The bigger picture: Understandably this may be of no importance to Gordonbrock parents, but the delay also adds pressure on the Council's provision of primary places as Gordonbrock won't be able to go up to 3 form entry from September as would have been possible with the planned decant to Greenvale. This shortage is substantial in the whole borough (and not related locally to the reduction at Lewisham Bridge School) and the Council has to take this into account when planning future provision of primary school places.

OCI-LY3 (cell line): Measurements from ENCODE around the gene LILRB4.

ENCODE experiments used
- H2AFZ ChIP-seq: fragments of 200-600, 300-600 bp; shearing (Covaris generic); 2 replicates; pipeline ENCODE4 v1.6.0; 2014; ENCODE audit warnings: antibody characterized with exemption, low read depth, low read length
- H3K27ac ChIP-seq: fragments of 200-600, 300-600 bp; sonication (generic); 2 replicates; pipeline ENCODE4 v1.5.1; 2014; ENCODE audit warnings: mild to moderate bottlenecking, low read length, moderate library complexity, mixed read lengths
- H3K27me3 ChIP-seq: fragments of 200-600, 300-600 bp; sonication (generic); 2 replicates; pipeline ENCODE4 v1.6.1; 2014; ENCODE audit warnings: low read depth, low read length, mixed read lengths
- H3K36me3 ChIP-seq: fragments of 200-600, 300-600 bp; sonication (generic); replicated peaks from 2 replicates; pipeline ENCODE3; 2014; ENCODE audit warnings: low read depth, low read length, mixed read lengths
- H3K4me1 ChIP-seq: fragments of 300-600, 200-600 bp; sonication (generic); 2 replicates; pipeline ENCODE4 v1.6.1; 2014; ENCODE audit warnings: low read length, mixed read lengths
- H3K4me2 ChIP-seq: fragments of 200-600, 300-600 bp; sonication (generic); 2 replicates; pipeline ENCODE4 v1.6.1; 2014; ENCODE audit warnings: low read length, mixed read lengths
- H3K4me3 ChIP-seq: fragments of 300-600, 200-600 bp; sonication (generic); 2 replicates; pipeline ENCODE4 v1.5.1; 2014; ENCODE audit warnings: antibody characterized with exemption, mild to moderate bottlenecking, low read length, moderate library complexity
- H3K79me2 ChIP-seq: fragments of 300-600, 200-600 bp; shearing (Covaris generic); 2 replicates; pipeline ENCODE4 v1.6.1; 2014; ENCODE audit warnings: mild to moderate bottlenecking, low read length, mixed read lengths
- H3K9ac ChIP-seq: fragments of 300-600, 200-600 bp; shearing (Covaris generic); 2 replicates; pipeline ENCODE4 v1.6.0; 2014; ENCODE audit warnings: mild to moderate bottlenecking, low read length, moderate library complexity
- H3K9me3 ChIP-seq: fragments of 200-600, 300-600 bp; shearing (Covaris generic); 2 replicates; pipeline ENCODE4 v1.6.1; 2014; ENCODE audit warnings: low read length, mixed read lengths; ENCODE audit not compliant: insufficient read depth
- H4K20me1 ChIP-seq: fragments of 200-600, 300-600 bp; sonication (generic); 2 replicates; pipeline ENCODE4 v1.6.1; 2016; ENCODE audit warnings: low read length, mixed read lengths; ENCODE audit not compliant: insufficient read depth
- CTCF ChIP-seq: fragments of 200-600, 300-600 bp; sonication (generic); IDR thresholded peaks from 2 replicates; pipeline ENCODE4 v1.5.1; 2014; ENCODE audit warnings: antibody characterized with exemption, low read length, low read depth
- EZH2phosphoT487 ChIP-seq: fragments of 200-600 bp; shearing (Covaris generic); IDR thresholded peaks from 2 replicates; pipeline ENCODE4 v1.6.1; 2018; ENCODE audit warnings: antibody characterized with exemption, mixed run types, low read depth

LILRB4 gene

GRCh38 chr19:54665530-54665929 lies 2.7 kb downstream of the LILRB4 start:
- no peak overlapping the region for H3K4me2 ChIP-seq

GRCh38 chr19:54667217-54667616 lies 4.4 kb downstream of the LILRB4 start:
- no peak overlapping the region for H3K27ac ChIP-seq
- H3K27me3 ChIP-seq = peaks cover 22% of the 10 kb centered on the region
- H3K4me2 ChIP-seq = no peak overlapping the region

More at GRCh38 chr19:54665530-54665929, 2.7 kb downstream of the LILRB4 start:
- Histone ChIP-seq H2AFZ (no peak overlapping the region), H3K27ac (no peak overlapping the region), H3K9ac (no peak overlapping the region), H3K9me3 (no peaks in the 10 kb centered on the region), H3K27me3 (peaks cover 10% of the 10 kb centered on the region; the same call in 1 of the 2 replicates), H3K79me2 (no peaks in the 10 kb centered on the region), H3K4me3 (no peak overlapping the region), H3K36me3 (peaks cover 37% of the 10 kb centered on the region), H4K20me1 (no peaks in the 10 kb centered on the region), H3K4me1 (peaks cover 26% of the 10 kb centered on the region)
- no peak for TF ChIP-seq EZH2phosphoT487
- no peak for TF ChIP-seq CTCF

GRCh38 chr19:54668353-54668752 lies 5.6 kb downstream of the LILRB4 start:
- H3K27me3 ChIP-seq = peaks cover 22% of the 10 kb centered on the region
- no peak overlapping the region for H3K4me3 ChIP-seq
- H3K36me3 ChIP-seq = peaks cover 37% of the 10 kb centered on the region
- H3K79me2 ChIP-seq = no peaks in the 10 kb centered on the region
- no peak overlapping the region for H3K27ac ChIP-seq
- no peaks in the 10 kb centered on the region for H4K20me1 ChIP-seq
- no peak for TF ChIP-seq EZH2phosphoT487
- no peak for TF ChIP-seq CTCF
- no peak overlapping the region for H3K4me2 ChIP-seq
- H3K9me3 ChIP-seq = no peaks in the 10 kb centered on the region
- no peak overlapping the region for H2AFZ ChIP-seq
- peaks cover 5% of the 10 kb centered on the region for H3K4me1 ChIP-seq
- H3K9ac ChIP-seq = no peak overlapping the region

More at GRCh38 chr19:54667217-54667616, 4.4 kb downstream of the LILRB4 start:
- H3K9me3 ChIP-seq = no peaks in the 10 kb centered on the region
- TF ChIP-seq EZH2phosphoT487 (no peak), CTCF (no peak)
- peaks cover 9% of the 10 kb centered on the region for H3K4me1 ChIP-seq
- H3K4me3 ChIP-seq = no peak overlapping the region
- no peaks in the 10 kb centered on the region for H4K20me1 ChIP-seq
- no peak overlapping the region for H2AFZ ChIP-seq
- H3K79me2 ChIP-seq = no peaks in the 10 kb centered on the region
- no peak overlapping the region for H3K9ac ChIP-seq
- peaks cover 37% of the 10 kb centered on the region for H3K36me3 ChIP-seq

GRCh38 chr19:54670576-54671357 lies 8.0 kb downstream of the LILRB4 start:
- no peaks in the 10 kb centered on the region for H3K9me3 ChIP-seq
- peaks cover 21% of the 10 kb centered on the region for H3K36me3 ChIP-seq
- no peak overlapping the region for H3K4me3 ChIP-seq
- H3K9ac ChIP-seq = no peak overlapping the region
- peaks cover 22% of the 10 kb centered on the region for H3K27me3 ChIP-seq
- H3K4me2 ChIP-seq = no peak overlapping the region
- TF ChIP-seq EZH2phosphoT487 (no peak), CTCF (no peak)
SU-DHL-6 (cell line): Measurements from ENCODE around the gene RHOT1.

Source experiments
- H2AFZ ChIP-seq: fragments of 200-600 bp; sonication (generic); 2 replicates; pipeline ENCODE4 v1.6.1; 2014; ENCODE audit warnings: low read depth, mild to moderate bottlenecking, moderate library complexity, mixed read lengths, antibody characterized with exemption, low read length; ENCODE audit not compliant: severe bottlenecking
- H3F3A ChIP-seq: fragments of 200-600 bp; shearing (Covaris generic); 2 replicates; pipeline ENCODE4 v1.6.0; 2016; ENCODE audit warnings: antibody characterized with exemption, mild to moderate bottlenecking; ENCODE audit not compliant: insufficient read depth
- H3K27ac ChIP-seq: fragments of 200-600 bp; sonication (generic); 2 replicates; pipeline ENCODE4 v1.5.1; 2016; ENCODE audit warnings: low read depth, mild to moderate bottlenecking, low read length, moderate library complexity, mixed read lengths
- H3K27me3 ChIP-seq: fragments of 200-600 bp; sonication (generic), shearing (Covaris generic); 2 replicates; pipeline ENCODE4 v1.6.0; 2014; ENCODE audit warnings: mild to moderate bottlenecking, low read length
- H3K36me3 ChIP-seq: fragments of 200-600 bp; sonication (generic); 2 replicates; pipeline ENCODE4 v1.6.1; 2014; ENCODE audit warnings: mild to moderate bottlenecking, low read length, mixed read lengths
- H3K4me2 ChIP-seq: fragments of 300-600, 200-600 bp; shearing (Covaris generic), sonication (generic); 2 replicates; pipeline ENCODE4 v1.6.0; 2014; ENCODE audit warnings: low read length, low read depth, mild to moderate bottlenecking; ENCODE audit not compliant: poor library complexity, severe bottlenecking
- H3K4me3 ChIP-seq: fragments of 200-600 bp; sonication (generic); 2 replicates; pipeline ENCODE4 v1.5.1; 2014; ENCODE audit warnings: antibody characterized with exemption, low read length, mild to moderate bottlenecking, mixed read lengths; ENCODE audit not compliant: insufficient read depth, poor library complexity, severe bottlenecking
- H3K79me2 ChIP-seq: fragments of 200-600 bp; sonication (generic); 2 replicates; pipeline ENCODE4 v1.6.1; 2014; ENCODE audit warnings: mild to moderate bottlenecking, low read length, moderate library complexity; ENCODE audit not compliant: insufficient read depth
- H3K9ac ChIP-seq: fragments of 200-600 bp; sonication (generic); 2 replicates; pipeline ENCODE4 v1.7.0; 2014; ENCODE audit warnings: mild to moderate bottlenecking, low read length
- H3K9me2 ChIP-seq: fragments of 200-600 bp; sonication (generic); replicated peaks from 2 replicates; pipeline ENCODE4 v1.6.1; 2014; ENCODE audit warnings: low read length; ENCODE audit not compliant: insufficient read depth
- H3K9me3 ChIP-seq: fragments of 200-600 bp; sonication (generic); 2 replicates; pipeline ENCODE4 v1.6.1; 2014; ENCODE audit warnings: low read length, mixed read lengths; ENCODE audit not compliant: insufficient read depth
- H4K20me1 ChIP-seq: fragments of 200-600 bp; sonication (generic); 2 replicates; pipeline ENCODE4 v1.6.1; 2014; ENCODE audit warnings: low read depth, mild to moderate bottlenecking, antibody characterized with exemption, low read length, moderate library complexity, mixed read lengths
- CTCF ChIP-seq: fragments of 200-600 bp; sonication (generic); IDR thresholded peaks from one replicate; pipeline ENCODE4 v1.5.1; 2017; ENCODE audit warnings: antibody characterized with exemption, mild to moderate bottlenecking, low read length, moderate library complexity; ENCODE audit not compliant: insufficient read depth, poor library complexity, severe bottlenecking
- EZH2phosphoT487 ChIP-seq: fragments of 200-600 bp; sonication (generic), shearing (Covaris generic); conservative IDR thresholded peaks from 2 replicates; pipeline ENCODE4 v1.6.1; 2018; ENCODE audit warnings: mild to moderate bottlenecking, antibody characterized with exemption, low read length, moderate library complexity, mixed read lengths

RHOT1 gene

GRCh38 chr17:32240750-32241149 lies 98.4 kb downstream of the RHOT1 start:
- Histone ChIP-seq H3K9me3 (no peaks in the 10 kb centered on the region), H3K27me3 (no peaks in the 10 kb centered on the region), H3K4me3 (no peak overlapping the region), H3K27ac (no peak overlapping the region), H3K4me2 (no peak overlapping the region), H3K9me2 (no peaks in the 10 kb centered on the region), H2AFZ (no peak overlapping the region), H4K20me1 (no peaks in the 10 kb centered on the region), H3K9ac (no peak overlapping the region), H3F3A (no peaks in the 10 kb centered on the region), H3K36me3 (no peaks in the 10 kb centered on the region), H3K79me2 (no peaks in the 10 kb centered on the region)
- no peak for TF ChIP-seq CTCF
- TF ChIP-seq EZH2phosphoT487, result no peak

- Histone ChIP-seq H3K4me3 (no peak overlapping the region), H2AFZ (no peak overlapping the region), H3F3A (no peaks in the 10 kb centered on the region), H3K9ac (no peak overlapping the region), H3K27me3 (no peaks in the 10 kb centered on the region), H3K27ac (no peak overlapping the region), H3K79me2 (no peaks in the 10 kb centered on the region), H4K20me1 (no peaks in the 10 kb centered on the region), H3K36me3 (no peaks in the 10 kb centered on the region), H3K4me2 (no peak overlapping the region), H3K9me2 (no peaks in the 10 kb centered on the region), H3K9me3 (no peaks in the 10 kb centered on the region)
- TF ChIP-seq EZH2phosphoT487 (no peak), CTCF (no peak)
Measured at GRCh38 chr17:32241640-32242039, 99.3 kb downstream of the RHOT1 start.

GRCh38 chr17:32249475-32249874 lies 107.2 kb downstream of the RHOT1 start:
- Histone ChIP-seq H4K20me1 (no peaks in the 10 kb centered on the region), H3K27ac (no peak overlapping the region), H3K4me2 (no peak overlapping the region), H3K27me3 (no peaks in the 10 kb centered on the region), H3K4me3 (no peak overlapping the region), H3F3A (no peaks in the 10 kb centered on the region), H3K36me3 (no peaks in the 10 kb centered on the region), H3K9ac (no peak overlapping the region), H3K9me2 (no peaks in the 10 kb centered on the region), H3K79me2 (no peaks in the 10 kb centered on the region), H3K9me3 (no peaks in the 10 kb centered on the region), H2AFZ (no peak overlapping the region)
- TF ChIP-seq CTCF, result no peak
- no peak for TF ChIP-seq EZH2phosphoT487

As the different issues above show, it is not possible to see just one concern in isolation when assessing the situation and the merits of different proposals for Gordonbrock School. It is rather a jigsaw of different factors that need to be considered together, and ultimately this means in most cases that the outcome is a compromise. The main objective in this case is to improve the learning environment for pupils at Gordonbrock – with the added complications of previous delays, limited funding available, limited space, inevitable disruption for pupils, staff and parents, increased school place requirements and beautiful old but no longer entirely fit for purpose buildings. Noone has probably ever claimed that the plans for Gordonbrock that were passed in December were anything other than a compromise, but we feel they were acceptable in the existing circumstances that should finally enable much needed and long overdue improvements to be made for the benefits of current and future generations of pupils. It is laudable to strive for the perfect solution – it is even more ambitious to aim for the best that is practically possible. We don't think solely pursuing the preservation of the buildings regardless of the consequences, even if this ultimately might mean no changes were made at all, is a responsible position to take.